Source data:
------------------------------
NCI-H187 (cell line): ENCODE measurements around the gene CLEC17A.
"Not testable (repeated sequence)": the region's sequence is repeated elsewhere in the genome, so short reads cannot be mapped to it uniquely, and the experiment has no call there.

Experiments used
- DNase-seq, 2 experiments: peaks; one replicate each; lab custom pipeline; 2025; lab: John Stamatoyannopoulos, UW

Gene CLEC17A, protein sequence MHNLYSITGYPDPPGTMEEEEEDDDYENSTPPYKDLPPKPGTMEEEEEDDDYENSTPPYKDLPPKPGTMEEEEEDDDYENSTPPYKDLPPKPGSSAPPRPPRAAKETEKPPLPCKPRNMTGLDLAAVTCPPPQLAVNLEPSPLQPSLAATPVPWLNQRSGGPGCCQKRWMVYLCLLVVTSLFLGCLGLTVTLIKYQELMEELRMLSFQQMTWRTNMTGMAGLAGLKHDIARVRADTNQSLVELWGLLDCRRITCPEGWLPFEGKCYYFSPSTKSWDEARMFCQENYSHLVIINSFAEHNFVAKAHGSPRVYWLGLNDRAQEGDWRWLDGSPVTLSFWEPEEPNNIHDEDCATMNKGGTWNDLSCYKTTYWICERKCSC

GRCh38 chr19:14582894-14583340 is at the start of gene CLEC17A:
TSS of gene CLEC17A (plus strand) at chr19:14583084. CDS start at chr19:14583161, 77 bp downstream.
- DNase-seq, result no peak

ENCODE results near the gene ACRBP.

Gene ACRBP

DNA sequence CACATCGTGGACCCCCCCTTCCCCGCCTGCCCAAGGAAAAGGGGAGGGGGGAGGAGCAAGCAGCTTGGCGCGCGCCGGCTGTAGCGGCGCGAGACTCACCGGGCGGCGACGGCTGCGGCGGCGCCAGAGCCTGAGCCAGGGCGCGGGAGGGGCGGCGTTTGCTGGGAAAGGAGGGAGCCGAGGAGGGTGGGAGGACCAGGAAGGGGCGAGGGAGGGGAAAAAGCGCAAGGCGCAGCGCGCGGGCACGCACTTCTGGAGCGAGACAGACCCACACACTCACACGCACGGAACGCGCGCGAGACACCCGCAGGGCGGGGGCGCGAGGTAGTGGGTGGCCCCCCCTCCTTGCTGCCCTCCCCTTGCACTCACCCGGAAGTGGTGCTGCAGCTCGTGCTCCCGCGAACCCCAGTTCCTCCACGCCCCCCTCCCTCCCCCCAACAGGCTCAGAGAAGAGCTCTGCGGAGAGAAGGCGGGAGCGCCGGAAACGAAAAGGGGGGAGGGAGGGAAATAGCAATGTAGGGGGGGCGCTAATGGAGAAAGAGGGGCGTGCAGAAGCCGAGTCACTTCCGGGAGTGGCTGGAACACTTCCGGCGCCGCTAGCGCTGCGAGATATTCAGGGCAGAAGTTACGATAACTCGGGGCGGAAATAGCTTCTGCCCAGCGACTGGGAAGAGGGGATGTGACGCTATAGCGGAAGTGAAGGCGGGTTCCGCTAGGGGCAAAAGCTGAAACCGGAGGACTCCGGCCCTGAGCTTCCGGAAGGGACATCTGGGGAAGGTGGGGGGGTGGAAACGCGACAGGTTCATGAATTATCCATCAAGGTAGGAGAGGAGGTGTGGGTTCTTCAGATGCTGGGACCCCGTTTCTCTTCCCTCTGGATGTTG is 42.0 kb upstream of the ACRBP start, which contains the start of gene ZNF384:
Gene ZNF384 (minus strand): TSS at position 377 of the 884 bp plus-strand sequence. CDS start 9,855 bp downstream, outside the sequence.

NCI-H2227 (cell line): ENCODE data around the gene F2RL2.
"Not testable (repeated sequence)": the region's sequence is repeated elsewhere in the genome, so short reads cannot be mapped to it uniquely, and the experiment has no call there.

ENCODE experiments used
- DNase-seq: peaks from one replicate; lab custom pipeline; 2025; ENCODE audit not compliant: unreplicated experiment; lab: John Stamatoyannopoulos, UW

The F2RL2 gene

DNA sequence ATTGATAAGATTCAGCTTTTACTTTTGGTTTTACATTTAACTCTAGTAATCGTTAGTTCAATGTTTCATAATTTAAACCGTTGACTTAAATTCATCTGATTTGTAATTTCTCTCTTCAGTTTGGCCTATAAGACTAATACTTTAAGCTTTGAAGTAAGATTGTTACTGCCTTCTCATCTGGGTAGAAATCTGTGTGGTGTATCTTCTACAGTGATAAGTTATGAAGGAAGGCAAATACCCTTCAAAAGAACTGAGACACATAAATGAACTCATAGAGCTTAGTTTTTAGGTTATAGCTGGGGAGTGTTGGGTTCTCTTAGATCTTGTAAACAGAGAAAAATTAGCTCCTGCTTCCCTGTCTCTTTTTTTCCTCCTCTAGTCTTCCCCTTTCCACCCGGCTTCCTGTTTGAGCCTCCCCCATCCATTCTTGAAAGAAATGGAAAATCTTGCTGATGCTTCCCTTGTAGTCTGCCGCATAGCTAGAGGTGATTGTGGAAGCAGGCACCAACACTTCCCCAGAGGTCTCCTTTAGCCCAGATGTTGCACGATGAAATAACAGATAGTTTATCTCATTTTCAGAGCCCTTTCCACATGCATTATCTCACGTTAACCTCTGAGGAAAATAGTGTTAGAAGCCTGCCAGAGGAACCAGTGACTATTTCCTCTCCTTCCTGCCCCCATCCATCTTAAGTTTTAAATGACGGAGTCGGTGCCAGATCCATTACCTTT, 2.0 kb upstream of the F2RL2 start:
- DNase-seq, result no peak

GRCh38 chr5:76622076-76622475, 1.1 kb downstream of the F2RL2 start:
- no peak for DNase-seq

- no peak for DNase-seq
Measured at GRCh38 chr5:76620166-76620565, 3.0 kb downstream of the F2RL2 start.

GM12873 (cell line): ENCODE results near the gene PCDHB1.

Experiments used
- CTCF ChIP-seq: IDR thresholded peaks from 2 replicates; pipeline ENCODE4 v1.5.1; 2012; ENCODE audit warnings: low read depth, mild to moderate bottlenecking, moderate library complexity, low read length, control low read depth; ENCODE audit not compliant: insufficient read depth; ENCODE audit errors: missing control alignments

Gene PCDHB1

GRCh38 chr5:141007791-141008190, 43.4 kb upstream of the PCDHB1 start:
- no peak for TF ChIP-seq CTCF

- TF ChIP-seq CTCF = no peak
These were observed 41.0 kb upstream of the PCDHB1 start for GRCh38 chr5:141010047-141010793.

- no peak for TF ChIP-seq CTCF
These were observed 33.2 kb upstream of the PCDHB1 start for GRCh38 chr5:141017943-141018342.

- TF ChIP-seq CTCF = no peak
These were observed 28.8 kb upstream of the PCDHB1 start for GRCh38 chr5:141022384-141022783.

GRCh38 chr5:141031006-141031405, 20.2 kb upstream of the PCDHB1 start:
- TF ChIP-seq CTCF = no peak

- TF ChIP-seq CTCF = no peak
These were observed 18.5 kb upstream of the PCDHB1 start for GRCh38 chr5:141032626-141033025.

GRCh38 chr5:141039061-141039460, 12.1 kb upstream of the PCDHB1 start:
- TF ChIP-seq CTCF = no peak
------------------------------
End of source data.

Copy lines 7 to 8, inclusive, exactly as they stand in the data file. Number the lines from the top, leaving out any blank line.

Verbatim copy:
TSS of gene CLEC17A (plus strand) at chr19:14583084. CDS start at chr19:14583161, 77 bp downstream.
- DNase-seq, result no peak